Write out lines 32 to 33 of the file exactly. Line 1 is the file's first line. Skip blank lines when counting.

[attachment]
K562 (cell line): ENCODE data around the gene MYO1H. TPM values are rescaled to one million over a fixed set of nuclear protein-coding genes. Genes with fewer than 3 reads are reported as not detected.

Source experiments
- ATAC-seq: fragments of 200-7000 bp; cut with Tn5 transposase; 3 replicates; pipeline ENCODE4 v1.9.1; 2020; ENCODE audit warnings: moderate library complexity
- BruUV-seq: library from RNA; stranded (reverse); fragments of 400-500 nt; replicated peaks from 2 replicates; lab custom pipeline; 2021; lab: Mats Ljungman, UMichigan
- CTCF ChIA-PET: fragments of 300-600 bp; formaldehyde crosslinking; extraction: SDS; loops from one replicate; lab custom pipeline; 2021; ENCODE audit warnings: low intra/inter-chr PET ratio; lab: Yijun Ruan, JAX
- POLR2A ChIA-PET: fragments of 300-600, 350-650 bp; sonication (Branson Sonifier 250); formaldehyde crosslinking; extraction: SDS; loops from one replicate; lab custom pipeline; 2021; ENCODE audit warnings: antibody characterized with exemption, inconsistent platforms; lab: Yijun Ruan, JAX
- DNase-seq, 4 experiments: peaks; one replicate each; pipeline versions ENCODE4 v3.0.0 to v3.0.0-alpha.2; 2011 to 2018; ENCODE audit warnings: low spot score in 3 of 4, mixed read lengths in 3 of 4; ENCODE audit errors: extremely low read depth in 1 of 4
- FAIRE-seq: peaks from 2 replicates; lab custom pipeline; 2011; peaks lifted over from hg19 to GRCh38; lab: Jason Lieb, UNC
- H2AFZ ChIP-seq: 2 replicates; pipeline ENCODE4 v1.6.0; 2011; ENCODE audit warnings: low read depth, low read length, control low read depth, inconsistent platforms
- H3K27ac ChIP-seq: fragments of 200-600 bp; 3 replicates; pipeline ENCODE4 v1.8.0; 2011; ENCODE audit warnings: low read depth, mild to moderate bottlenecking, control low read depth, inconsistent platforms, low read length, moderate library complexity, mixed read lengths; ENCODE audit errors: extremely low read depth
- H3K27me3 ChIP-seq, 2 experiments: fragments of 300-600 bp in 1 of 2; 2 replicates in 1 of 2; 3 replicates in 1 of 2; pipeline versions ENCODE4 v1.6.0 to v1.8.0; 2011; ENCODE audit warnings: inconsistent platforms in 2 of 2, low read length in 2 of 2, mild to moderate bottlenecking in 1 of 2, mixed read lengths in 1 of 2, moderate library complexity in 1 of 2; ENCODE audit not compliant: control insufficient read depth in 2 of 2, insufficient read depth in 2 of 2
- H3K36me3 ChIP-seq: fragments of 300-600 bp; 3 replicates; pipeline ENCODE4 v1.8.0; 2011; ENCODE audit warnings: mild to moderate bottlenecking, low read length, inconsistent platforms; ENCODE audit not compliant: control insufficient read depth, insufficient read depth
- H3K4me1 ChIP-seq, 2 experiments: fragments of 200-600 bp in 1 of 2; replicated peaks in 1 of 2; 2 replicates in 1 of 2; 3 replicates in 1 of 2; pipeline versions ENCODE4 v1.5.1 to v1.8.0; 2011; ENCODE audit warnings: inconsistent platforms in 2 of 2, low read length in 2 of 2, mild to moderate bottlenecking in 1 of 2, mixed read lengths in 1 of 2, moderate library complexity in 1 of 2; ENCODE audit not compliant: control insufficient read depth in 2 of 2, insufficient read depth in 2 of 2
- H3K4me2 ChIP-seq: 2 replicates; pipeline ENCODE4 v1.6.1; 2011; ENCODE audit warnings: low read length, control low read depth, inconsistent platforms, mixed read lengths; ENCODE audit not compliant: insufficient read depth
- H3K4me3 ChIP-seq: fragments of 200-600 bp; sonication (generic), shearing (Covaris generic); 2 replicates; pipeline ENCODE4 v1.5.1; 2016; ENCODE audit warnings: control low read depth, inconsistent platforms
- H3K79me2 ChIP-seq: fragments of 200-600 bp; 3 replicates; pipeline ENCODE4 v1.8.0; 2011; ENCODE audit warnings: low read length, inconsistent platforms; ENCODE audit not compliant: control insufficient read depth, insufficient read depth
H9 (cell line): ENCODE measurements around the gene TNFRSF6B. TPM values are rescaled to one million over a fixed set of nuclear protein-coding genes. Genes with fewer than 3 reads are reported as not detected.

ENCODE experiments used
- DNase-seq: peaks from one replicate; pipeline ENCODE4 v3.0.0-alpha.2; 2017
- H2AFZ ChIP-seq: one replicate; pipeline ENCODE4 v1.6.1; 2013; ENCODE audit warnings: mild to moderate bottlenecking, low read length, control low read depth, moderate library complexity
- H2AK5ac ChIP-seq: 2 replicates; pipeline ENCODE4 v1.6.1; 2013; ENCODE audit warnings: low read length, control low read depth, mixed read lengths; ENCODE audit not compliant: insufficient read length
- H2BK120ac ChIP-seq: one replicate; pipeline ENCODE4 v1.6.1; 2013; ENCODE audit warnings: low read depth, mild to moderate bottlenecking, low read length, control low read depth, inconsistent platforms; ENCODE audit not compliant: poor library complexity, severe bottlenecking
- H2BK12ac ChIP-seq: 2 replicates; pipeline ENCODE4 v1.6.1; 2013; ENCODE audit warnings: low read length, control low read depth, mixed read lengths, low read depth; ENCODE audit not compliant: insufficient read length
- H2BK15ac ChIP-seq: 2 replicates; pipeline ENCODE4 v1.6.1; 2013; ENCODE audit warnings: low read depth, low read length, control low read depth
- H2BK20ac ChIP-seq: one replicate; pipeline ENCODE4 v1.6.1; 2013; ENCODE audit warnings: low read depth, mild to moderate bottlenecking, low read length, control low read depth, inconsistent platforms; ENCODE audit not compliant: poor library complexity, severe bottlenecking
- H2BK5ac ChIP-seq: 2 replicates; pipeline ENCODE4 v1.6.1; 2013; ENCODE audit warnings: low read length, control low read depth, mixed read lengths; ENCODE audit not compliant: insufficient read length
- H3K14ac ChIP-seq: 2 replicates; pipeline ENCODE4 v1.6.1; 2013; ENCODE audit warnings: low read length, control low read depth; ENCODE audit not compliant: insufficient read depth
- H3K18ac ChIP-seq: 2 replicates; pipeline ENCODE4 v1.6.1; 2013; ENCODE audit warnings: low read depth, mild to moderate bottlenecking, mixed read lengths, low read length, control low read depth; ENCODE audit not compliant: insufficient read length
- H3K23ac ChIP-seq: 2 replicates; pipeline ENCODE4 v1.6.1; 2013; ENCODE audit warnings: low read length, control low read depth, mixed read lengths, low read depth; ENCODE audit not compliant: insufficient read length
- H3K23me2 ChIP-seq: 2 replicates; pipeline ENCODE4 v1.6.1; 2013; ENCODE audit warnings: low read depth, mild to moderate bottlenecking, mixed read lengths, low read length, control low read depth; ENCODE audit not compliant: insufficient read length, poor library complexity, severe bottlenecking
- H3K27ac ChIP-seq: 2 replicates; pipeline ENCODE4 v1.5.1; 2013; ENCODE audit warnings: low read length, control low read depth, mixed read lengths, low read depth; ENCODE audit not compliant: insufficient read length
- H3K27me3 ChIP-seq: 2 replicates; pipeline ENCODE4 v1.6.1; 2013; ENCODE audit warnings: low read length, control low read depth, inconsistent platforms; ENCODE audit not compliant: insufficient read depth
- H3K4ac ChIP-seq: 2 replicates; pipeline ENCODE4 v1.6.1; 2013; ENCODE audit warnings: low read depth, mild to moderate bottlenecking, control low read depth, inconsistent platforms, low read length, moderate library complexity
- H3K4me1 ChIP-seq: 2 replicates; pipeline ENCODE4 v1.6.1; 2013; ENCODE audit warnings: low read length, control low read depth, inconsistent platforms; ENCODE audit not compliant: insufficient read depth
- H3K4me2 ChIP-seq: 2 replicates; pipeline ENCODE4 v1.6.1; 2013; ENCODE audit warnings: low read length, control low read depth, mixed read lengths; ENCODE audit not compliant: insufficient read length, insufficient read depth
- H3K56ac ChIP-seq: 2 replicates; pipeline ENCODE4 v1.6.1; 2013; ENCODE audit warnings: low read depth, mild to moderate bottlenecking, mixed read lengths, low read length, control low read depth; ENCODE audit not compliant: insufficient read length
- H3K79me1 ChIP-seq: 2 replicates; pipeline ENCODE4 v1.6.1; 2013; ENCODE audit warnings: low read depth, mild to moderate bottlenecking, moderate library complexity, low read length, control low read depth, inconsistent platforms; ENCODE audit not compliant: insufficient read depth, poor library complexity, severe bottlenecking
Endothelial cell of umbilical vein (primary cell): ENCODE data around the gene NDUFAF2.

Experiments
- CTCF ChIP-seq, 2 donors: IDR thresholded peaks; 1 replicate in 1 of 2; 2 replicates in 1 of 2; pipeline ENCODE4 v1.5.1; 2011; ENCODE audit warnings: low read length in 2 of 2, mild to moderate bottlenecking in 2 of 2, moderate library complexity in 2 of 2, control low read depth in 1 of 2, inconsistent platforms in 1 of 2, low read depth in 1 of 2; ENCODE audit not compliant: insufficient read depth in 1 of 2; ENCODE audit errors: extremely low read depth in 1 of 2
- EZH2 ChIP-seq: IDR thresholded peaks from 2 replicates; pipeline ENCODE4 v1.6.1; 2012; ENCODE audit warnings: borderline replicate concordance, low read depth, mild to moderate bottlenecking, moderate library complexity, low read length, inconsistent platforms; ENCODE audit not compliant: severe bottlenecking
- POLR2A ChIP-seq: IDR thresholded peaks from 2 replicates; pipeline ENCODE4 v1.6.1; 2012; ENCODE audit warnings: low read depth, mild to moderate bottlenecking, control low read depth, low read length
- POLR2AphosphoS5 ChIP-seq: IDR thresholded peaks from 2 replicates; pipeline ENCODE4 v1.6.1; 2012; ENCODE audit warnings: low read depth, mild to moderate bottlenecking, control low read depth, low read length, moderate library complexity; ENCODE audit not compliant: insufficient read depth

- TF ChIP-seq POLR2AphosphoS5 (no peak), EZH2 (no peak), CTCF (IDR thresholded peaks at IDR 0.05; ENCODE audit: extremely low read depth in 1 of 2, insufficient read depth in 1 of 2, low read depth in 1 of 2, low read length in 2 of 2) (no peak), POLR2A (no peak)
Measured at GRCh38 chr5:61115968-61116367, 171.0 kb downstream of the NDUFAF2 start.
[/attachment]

- H3K27me3 ChIP-seq: 2 replicates; pipeline ENCODE4 v1.6.1; 2013; ENCODE audit warnings: low read length, control low read depth, inconsistent platforms; ENCODE audit not compliant: insufficient read depth
- H3K4ac ChIP-seq: 2 replicates; pipeline ENCODE4 v1.6.1; 2013; ENCODE audit warnings: low read depth, mild to moderate bottlenecking, control low read depth, inconsistent platforms, low read length, moderate library complexity